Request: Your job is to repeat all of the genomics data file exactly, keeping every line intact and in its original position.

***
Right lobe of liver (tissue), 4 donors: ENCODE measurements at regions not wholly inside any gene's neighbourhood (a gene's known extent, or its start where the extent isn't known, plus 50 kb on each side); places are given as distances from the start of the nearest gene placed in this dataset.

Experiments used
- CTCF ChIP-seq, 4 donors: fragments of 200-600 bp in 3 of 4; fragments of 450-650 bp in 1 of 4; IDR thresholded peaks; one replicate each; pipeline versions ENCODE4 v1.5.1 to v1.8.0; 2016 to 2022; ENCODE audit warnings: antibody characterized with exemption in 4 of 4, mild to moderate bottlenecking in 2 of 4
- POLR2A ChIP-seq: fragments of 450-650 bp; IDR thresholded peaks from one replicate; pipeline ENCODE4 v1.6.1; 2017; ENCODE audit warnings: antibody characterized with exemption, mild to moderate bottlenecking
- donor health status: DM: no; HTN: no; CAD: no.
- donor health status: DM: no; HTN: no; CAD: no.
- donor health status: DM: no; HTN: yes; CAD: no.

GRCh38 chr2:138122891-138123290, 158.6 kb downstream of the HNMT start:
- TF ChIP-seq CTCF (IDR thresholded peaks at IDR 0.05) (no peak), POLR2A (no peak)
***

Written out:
Right lobe of liver (tissue), 4 donors: ENCODE measurements at regions not wholly inside any gene's neighbourhood (a gene's known extent, or its start where the extent isn't known, plus 50 kb on each side); places are given as distances from the start of the nearest gene placed in this dataset.

Experiments used
- CTCF ChIP-seq, 4 donors: fragments of 200-600 bp in 3 of 4; fragments of 450-650 bp in 1 of 4; IDR thresholded peaks; one replicate each; pipeline versions ENCODE4 v1.5.1 to v1.8.0; 2016 to 2022; ENCODE audit warnings: antibody characterized with exemption in 4 of 4, mild to moderate bottlenecking in 2 of 4
- POLR2A ChIP-seq: fragments of 450-650 bp; IDR thresholded peaks from one replicate; pipeline ENCODE4 v1.6.1; 2017; ENCODE audit warnings: antibody characterized with exemption, mild to moderate bottlenecking
- donor health status: DM: no; HTN: no; CAD: no.
- donor health status: DM: no; HTN: no; CAD: no.
- donor health status: DM: no; HTN: yes; CAD: no.

GRCh38 chr2:138122891-138123290, 158.6 kb downstream of the HNMT start:
- TF ChIP-seq CTCF (IDR thresholded peaks at IDR 0.05) (no peak), POLR2A (no peak)